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GRA Reform

How to respond to the latest gender recognition inquiry

If we don’t tell the Committee how changes to gender recognition might affect us, who will? This is not a call for reasoned arguments – they have all been made repeatedly – it is a call for evidence, for testimony on the potential impact this could have on ourselves, our work and our families.

The House of Commons Women and Equalities Committee launched yet another inquiry into Gender Recognition Act reform last week. Either they are gluttons for punishment, or this really matters to someone. This is the third time since 2015 that Westminster has asked the public what they think about gender recognition. When you add this to the two separate Scottish consultations, it becomes apparent that transgender inquiries are now an annual event.

For those new to all this, the Women and Equalities Committee opened the recognition debate in 2015. Their subsequent report – informed by only 208 responses – called for the checks and balances to be removed from the gender recognition process, effectively making legal sex a tick-box exercise. But that was not all. They recommended the process be opened up to under-18s and that women should lose any vestigial right to protect the boundaries of their spaces and associations from trans women who had filled in a form and ticked a box.

By the time Theresa May’s government launched its own consultation in 2018, word had gotten round and over 100,000 responses flooded in. Liz Truss, the current minister for Women and Equalities, finally presented the findings in September. Wisely, in my view, the government decided that applicants should continue to provide medical evidence to support their wish to change their legal sex. They government also understood the implications on the safeguarding of children and the importance of women’s boundaries. So, the age limit to change gender was not lowered, and service providers were reminded they could restrict access on the basis of biological sex.

Little more than a month later, the Committee are consulting again, and this time they want evidence. It is reasonable for them to do so, in their role of holding government to account. Most members are new to the committee – in fact only Angela Crawley remains from 2015 – and the new chair, Caroline Nokes, has her own view on the subject. In the Times last week, she expressed her hope that ‘the coming recommendations will improve equalities and rights for trans people everywhere, and that the government will act on them.’

That is my hope as well – I am trans – but I also care about the rights of women. I’m a science teacher and know that I am not a woman: I’m the opposite sex. If the committee is to be properly informed, though, they need evidence and not just the sort of evidence that the transgender lobby would like them to see.

And this is where readers come in. Organisations like Stonewall UK and Woman’s Place UK can report on the big picture as they set out their respective cases, but as individuals we have our own unique perspectives on life. If we don’t tell the Committee how changes to gender recognition might affect us, who will? This is not a call for reasoned arguments – they have all been made repeatedly – it is a call for evidence, for testimony on the potential impact this could have on ourselves, our work and our families.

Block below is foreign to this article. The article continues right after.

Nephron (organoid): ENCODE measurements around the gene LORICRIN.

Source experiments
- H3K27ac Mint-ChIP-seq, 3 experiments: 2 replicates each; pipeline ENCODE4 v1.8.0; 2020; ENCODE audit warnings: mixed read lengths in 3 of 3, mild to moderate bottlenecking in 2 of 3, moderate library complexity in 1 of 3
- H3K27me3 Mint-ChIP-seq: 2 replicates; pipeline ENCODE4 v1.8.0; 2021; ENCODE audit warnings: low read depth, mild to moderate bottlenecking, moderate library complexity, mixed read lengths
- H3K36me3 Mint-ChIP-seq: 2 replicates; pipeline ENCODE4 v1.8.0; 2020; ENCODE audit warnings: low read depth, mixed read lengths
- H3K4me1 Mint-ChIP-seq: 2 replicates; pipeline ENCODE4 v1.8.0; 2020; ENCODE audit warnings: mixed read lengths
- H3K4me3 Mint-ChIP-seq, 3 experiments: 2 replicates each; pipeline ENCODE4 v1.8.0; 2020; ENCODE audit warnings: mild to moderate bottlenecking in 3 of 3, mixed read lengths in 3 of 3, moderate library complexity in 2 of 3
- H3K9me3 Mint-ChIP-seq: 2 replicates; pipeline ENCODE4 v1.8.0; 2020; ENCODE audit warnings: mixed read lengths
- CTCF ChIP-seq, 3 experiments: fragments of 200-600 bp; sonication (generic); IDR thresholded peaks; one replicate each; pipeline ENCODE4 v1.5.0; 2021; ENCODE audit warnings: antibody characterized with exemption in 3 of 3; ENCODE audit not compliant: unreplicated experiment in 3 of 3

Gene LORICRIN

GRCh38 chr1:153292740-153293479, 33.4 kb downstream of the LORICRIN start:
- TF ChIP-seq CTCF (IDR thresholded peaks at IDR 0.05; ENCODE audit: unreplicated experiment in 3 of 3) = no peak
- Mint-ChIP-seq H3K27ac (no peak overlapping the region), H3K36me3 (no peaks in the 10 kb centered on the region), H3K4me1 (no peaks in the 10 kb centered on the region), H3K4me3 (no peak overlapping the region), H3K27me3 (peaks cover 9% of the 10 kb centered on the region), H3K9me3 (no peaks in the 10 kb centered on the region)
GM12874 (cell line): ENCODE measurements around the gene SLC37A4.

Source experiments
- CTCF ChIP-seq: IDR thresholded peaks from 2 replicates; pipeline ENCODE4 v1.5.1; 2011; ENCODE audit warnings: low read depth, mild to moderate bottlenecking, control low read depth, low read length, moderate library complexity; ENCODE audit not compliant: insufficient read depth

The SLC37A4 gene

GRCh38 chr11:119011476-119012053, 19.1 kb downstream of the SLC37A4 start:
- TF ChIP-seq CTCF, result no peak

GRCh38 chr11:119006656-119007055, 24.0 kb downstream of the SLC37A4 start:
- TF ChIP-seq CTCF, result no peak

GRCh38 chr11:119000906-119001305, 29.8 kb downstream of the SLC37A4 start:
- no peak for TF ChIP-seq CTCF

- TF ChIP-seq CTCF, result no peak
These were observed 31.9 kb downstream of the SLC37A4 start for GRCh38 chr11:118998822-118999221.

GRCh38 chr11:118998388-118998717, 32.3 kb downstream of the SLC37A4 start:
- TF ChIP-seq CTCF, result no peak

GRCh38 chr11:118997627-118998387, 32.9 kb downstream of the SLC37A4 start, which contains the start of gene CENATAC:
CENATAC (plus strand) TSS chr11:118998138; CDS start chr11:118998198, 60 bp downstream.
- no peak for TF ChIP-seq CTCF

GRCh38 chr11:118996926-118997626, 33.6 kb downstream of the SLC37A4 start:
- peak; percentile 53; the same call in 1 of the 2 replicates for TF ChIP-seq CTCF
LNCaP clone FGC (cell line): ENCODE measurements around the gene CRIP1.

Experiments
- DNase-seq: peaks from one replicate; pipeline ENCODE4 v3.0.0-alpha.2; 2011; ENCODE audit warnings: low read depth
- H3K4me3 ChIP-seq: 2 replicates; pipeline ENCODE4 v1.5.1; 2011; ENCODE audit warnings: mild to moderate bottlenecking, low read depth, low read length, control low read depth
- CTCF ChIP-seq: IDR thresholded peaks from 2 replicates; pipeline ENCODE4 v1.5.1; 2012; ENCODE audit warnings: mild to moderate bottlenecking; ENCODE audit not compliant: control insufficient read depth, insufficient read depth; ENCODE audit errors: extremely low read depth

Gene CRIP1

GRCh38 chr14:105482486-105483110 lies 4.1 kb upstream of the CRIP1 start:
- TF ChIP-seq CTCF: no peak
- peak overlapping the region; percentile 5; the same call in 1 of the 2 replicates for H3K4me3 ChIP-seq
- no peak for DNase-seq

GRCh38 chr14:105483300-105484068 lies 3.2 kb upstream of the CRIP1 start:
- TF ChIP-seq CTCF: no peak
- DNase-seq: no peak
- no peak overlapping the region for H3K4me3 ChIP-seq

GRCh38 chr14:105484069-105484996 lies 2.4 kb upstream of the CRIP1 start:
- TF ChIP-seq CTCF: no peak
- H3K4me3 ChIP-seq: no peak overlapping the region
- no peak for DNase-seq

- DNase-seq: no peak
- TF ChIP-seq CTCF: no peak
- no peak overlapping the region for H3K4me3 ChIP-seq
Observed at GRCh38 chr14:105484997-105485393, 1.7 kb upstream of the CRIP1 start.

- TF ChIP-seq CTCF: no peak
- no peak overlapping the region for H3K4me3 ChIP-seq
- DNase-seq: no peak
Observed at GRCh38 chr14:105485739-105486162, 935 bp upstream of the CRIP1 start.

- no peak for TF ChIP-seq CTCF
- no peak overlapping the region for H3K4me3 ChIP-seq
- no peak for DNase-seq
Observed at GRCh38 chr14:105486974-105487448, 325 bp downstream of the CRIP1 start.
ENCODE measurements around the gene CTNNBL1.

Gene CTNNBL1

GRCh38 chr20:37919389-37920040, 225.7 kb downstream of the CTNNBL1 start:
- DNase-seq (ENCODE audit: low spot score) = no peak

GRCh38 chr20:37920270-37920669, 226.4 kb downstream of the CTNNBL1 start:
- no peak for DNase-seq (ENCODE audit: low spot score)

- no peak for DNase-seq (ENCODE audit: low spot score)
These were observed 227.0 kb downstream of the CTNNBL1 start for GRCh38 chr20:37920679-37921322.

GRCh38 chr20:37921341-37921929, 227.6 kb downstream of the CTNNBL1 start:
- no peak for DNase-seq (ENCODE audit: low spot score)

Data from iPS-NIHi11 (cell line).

Business women may wish to point out that when a part-time crossdresser is included on a list of ‘Top 100 women in Business’, a woman loses out. Female athletes could explain the unfairness of allowing male-bodied trans women to compete in women’s sport. Parents worried about the impact of transgender ideology on children still developing their own identities could tell their own stories. Maybe trans people like me could explain that the reason we don’t apply for legal gender recognition is not because it is expensive, intrusive or bureaucratic (it isn’t), it’s because it is irrelevant to the way we live our lives.

The terms of reference for the new inquiry are broad, covering both the Government’s response to their own consultation and wider issues concerning transgender equality and current legislation. While they may appear to be overwhelming, not everyone needs to respond to everything. In fact it gives individuals the opportunity to tell the Committee what is important to them and why it is important.

The goal surely is to build a society in which everyone is comfortable: where trans people like me can live our best lives free from discrimination and harassment, but without compromising women’s right to single sex provision or the safeguarding of children.

The timescale is short, so don’t put it off. Submissions must be returned by Friday 27 November. Click here and start it today.


Debbie Hayton is a transgender teacher and journalist.

* This article was first published by The Spectator on 8 November 2020: How to respond to the latest gender recognition inquiry.

By Debbie Hayton

Physics teacher and trade unionist.

2 replies on “How to respond to the latest gender recognition inquiry”

Debbie

Thank you for your writings about transgender issues; I found your pieces through The Spectator.

I have followed the link to the Government Committee and have submitted my thoughts on 3 of their questions – notably about women’s sport as that is the area of my expertise as a retired athlete.

I would not have felt entitled to do so, as a hetrosexual married grandmother, had I not read your recent articles.

Thank you again.

Kelda

Liked by 1 person

Thank you. I am pleased that you have found my writing helpful. I think it is important for the committee to hear different views and from different people so that they can come to an informed decision about how they should press the government on these issues.

Liked by 1 person

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